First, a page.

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What's worse: Taking longer to reach your destination because of a fuel stop, or risking your life and the life of your passengers on the thought that you "might" make it? On July 13, 2003, the pilot of a Cessna 401 and three of his passengers died after running out of fuel and ditching in the ocean less than 12 miles from their destination. Two other passengers survived. The plane sunk in 300 feet of water and has never been recovered.
The Cessna 401 was filled with 102.9 gallons of fuel in Port Angeles, Washington. The pilot also had arranged for a fuel truck to meet him in Ketchikan, Alaska, to refuel en route. The flight then left Port Angeles on an IFR flight plan to Ketchikan, with a final destination of Gustavus, Alaska, about 757 nautical miles away.
En route to Gustavus, the pilot contacted Vancouver Center and changed his destination from Ketchikan to Petersburg, Alaska, which is 100 miles past Ketchikan. Thirty minutes later, the pilot contacted Anchorage Center and again changed his destination from Petersburg to Gustavus.
Another hour progressed, and while in instrument meteorological conditions about 22 nm from Gustavus, the pilot told Anchorage Center that he was concerned about his remaining fuel. The controller asked how much fuel was remaining, and the pilot responded, "Below 5 gallons in both tanks." The pilot was told of a closer alternate airport, but the pilot chose not to divert because he was not familiar with the airport. Fifteen minutes later, the pilot radioed that he was out of gas at 4,400 feet. The left engine restarted briefly, but the flight ditched in the ocean less than 1 mile from land and 12 miles from their destination.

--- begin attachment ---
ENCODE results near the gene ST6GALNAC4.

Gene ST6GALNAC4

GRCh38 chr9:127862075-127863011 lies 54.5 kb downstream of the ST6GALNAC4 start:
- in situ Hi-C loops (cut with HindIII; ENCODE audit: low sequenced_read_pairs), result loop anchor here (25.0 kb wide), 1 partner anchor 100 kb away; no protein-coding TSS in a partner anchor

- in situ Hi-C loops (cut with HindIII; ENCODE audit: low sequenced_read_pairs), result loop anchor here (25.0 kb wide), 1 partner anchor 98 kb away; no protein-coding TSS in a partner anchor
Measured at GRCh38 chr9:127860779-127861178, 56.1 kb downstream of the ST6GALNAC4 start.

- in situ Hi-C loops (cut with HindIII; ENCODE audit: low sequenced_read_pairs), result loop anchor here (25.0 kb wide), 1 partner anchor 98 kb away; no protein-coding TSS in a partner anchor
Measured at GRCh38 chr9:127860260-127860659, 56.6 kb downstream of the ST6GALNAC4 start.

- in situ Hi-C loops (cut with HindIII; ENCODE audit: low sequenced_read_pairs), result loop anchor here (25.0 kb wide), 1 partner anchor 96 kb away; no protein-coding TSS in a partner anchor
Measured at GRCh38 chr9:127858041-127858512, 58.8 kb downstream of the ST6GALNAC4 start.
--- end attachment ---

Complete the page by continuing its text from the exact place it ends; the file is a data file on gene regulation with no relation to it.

According to the two survivors, everyone on board momentarily lost consciousness. When they came to, there was about two feet of water in the cabin, and the aircraft was sinking. The pilot and three passengers exited the plane, but two other passengers could not. The four that got out began to swim to the nearest shore, but the pilot and one passenger became separated from the two survivors and were never found.
According to Cessna, the cruise power fuel consumption was approximately 31.4 gallons per hour. The maximum usable fuel was 140 gallons, or 4 hours and 24 minutes of endurance. The estimated total flight time after departing Port Angeles was 4 hours and 20 minutes.
The NTSB determined the cause of this accident to be the pilot's inadequate in-flight decision-making process and failure to refuel the airplane prior to fuel exhaustion.
Pilots read about accidents like this one and immediately think, "That will never happen to me--I'll never run out of gas." But the statistics tell a different story. The number of accidents caused by poor fuel management is staggering. Nearly three accidents per week are a result of pilots running out of gas or forgetting to switch tanks. The pilot highlighted in this accident not only changed his fuel stop once, but twice. He tried to push the limits of his aircraft's capabilities, and paid the ultimate price. To learn more about good fuel management techniques, visit the AOPA Air Safety Foundation's Fuel Management Safety Hot Spot.
Accident reports can be found in ASF's accident database.
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